Arunoda coming back to Meteor?

Interesting to see the results.

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Funny, he still remembers us :slight_smile: Did he get bored with NextJS in the meantime? :wink:

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Apparently! :smile:

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Maybe @mullojo re-invites him in his 100 dev invites post :slight_smile:

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So, a Meteor is a prototype toy and a Next is a serious engine for adults guys?
funny :smiley:
I don’t understand one thing, if you have to do everything by hands, why is Next needed at all?

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Can we relax the NextJS hate.

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@arunoda

He is no longer around when I joined. Still tagging him, just in case he logs in :grin:

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Yes, please!

If Arunoda decides to do some more work on Meteor, just think of all the amazing things he can bring along from his learnings from working on Nextjs. Best of both worlds! Let’s not discourage that!

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Yeah! I got this :smiley:

So, a Meteor is a prototype toy and a Next is a serious engine for adults guys?

Oh! I didn’t say that exactly. Frankly, I’m not sure what happened in the Meteor land in last couple of years.
We already knew problems of Meteor etc.

I think the main issue was the tight MongoDB integration. Most of the companies who adopted Next.js already had their own data layer, so integrating it with a simple framework like Next.js is a no-brainer for them.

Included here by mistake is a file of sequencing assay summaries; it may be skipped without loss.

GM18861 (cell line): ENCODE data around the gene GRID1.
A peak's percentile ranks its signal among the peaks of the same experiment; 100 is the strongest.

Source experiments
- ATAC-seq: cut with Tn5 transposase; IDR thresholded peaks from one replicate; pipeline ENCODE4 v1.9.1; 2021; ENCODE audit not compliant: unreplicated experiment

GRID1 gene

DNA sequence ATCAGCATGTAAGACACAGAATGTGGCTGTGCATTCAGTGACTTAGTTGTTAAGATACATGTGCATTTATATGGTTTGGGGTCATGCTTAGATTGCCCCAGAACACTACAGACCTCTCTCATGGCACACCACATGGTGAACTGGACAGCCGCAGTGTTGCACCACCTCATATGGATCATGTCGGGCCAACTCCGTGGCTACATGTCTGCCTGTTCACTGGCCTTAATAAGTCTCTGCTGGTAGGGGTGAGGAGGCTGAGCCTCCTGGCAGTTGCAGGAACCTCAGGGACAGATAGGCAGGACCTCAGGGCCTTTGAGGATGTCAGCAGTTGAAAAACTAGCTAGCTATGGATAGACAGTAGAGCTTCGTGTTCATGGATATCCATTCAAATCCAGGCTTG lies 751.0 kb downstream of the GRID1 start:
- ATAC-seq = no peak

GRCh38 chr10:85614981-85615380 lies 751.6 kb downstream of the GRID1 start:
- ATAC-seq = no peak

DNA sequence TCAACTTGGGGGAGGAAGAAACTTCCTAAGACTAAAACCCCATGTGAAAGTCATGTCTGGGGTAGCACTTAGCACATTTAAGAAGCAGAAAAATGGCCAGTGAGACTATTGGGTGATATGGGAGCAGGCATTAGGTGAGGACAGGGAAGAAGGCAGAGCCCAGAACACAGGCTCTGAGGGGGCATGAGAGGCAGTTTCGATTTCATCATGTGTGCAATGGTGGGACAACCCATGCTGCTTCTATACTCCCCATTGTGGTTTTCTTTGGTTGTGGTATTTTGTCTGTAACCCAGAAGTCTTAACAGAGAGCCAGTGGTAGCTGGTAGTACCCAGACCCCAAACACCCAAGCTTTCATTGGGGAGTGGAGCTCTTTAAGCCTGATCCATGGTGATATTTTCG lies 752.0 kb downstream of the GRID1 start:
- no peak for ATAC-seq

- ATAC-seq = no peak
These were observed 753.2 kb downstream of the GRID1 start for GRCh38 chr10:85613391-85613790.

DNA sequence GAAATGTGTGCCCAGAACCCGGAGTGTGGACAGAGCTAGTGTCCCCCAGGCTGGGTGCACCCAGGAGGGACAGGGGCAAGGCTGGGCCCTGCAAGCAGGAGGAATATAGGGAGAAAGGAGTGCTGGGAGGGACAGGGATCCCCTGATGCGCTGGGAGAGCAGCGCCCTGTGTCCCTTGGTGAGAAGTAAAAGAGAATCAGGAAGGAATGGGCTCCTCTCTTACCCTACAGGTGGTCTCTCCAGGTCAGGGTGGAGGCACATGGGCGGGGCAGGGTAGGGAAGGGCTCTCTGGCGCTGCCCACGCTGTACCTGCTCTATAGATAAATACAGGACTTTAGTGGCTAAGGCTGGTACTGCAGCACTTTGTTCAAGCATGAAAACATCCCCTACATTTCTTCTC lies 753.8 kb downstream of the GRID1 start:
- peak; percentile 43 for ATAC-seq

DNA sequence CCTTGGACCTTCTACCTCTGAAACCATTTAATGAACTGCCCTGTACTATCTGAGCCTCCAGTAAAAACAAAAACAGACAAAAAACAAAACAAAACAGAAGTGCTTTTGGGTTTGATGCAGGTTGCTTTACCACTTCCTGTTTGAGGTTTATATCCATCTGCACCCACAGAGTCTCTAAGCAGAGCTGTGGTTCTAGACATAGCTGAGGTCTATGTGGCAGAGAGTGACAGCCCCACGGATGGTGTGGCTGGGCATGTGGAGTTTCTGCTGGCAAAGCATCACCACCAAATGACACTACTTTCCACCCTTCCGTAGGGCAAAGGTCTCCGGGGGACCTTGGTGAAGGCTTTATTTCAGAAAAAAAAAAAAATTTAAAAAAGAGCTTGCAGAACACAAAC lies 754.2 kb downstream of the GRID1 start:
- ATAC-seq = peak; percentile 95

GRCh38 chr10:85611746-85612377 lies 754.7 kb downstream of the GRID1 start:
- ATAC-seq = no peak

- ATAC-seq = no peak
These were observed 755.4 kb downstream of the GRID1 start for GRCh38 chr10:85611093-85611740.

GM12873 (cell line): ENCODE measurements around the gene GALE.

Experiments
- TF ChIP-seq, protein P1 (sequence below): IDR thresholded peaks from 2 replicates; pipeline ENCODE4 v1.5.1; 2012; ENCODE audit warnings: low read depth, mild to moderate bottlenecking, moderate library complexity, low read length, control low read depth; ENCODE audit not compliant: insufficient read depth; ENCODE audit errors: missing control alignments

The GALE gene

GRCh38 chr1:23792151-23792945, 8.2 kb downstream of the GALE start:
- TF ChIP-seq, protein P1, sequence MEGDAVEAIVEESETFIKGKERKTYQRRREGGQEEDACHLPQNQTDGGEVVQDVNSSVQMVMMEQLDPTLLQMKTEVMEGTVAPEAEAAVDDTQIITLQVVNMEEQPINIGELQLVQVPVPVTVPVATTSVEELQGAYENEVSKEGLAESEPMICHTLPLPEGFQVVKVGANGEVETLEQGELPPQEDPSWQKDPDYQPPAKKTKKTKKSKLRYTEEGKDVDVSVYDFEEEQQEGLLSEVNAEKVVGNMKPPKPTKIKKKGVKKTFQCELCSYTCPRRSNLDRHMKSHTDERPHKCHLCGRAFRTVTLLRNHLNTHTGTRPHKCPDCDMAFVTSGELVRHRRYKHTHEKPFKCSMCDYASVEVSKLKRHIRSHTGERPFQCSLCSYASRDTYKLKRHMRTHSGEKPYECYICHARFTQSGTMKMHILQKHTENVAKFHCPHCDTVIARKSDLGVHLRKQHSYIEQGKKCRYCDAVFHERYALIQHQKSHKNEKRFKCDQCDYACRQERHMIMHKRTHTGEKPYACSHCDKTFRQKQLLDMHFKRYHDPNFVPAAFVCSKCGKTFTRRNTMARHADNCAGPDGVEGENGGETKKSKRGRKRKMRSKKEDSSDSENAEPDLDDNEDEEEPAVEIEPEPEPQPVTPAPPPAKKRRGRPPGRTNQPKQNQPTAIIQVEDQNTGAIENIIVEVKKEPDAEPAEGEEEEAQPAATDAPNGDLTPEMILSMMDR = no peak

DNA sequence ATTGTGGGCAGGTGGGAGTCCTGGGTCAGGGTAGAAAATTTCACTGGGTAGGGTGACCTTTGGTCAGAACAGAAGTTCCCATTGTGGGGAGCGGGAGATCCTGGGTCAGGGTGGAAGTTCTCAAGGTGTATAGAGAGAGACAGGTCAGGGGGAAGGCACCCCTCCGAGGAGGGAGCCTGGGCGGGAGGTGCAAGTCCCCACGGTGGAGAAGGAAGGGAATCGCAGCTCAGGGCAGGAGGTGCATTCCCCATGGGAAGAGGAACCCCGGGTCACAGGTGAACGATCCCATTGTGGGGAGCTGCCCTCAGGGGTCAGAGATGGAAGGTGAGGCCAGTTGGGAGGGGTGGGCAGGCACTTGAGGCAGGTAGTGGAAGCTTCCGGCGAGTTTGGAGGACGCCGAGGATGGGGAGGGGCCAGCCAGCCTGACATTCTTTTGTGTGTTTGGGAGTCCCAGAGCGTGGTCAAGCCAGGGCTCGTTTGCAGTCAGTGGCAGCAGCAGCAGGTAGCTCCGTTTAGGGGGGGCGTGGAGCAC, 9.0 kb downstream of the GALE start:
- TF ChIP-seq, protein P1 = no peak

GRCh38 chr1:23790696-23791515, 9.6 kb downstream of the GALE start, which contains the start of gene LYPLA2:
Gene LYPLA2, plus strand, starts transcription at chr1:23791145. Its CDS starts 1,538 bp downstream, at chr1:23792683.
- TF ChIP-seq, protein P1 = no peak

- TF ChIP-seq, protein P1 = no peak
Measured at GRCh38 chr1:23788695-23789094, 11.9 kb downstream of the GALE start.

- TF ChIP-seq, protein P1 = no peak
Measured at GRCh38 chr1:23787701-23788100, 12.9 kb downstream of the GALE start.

On the other hand, other set of users like to use CMSs. Then Next.js/Gatsby is a great combination.

We still see a lot of companies still use polling for make near realtime changes. I hope it’s easy to manage that in the infra side.

I also think, it’s about the timing and focus as well. Next.js focus on only one thing.
Serving pages. And it does that really great.
About timing: MDG started to focus on Apollo and Next.js joined with the React hype.

Also I didn’t even involve with Next.js for the last 2 years. I was so busy working at Vercel on Infra.
But, I just felt it’s time to do some open-source contributions.

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At the company I now work for, this low level consideration is the primary driver of tech decisions. Technically, we could use Meteor, even when not using Mongo. But they won’t even look at it, because it seems so full stack. The sad thing is, Meteor’s vertical integration (primarily its build system, and legendary backward compatibility which makes evergreen development such a breeze) would save everyone a lot of time. It’s just a hard sell without that focused purpose messaging.

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@arunoda It’s been 3 years. Anyway, welcome back! :smiley:

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I missed you!!! Welcome back :smile:

Have you been working with GraphQL much the last little while? Your learngraphql course is what originally got me interested in it back back in 2016, and have been working with it full time since 2017 or so.

It was a huge inspiration for me, and you’ll always have my appreciation. Thank you so much!

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Your information is way out of date. Meteor is doing just fine now thank you.

The main problem we had over the last few years was wasting our energy dealing with losers spreading anti-Meteor FUD.

It is also unfortunate that a personality cult had developed around your name and a number of people reacted with ongoing public expressions of hysterical mourning and gloom after you announced your departure.